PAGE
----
A new study claims a rise in TV alcohol advertising to underage young viewers -- and that the distilled spirits industry has breached its self-imposed limits. The Center on Alcohol Marketing and Youth at the Johns Hopkins Bloomberg School of Public Health says there was a 71% rise between 2001 and 2009 in TV alcohol commercials seen by young viewers, 12 to 20 years old.
The average number of ads seen by young TV viewers increased to 366 in 2009 -- or one alcohol ad per day -- from 217 in 2001 to 366 in 2009. David H. Jernigan, PhD, CAMY director, stated: "This is a significant and troubling escalation and shows the ineffectiveness of the industry's current voluntary standards."
The report says the TV industry has blown through their self-regulating limits -- set in 2003 -- in which TV alcohol ads can only air in shows where the percentage of young viewers was 30% or less. Previous to this ruling, the percentage was 50%.
CAMY's study says overexposure to TV alcohol ads seen by 12-20 viewers amounted to 14,700 gross ratings points in 2009 -- or 44.1% of all TV alcohol ads seen by young viewers.
Of the 315,600 TV alcohol ads seen in 2009, 7.5% -- or 23,700 -- were above the 30% young viewer threshold for a particular program. It says the worst offenders were cable networks: 9% of its TV alcohol ads were above the limit -- 16,200 ads out of 179,900. Overall, youth exposure to distilled spirits advertising grew by nearly 3,000% from 2001 to 2009 on cable.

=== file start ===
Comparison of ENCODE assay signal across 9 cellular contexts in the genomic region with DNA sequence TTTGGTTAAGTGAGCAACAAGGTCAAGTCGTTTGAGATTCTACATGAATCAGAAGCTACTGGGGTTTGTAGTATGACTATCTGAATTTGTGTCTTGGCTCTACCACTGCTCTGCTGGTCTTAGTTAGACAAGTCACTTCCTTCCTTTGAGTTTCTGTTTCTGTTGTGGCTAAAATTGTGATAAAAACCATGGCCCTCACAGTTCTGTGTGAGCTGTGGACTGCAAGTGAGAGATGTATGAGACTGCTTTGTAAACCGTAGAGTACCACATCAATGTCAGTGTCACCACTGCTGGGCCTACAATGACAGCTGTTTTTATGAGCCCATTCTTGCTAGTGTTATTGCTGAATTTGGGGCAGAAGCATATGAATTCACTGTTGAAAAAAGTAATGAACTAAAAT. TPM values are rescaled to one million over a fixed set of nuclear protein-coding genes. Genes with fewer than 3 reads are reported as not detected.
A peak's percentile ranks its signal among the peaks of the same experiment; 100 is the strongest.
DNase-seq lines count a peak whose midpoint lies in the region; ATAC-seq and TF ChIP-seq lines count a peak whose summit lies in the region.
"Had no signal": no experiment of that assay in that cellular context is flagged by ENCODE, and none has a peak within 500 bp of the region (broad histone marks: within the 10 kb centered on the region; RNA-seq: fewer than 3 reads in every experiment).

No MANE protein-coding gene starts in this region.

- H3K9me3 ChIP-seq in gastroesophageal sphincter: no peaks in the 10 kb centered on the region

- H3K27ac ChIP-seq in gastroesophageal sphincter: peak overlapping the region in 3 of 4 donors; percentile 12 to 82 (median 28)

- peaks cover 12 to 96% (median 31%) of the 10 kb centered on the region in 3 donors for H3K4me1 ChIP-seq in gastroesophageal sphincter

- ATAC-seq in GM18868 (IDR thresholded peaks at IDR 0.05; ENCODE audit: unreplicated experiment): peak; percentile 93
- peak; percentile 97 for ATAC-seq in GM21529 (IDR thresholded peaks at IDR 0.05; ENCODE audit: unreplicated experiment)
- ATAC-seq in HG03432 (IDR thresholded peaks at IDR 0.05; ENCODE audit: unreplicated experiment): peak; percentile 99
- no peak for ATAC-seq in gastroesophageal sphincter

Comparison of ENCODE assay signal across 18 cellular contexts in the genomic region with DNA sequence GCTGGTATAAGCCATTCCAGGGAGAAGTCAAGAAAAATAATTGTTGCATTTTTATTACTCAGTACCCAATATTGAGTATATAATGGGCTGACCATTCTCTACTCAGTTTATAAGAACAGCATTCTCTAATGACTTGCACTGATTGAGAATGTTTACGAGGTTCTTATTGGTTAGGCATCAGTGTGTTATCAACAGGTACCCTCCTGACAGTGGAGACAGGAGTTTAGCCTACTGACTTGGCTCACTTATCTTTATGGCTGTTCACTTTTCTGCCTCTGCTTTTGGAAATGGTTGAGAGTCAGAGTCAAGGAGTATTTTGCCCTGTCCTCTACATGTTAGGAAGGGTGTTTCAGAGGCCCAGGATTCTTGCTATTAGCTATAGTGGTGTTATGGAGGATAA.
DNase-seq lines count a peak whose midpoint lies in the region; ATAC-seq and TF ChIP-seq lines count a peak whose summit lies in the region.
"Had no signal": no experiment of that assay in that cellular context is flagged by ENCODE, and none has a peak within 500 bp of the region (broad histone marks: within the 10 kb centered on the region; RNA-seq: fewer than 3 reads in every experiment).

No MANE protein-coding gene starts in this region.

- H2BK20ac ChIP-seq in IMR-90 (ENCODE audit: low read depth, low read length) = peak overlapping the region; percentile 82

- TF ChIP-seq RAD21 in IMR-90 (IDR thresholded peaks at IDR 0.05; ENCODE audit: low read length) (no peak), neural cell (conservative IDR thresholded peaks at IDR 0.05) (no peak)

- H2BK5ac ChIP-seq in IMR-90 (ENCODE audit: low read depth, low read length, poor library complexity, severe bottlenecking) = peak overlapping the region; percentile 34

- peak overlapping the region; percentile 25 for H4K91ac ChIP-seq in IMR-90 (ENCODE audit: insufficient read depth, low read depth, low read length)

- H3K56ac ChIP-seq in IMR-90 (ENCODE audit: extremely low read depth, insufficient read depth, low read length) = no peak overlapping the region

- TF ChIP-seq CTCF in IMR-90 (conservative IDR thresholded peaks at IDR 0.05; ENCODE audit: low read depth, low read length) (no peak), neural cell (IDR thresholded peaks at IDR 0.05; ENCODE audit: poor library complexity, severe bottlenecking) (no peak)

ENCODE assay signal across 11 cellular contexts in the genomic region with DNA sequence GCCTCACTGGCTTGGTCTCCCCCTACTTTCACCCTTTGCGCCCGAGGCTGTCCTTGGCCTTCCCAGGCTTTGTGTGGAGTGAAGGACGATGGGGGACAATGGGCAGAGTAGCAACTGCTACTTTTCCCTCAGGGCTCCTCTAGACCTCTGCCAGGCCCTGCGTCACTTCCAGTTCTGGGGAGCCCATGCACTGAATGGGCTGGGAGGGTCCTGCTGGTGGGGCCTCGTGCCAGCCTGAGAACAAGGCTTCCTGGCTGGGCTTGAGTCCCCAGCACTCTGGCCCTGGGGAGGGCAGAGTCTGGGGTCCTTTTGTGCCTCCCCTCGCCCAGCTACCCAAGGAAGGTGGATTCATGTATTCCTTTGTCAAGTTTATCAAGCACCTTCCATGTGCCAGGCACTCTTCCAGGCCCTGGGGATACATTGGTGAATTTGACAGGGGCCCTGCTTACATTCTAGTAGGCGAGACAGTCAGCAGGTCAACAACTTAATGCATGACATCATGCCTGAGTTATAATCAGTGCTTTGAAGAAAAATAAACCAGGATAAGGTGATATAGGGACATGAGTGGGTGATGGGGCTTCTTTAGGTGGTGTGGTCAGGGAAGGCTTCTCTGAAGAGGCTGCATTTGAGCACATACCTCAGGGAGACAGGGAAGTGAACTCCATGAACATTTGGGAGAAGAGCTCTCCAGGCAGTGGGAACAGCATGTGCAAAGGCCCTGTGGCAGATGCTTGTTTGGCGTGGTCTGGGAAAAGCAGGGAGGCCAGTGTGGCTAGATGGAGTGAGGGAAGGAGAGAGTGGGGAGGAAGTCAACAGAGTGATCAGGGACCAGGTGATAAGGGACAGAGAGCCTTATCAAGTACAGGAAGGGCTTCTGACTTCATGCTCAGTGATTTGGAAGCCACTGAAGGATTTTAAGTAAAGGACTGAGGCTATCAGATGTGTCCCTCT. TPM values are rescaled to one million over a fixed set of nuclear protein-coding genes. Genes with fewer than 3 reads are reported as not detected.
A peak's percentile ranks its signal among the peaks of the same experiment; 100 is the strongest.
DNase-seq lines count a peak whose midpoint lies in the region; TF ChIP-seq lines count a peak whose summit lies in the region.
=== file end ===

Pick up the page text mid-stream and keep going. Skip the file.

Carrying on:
In 2009, five cable networks were more likely to expose youth per capita to alcohol advertising than adults 21+: Comedy Central, BET, E1, FX and Spike. Two of these -- Comedy Central and BET -- delivered more exposure to young viewers than to young adults ages 21-34.
In 2009, 12 brands generated half of youth overexposure: Miller Lite, Coors Light, Captain Morgan Rums, Bud Light, Samuel Adams Boston Lager, Miller Genuine Draft Light Beer, Crown Royal Whiskey, Corona Extra Beer, Disaronno Originale Amaretto, Smirnoff Vodkas, Miller Chill and Labatt Blue Light Beer.
Distilled Spirits Council, which represents major manufacturers, took exception to CAMY's findings, calling it "biased advocacy research." The DSC stated: "CAMY director David Jernigan's conclusion that the "[i]ndustry standards need to be tightened to protect youth from alcohol marketing" ignores the fact that while advertising on cable television increased from 2001-2009, the latest Federal government statistics released yesterday show that alcohol consumption rates among 8th, 10th and 12th graders have continuously declined during this same period and are at historic lows.
"Simply put, CAMY's claim that an increase in alcohol advertising is causing teens to drink is undercut by the federal government data and unsupported by the body of scientific literature."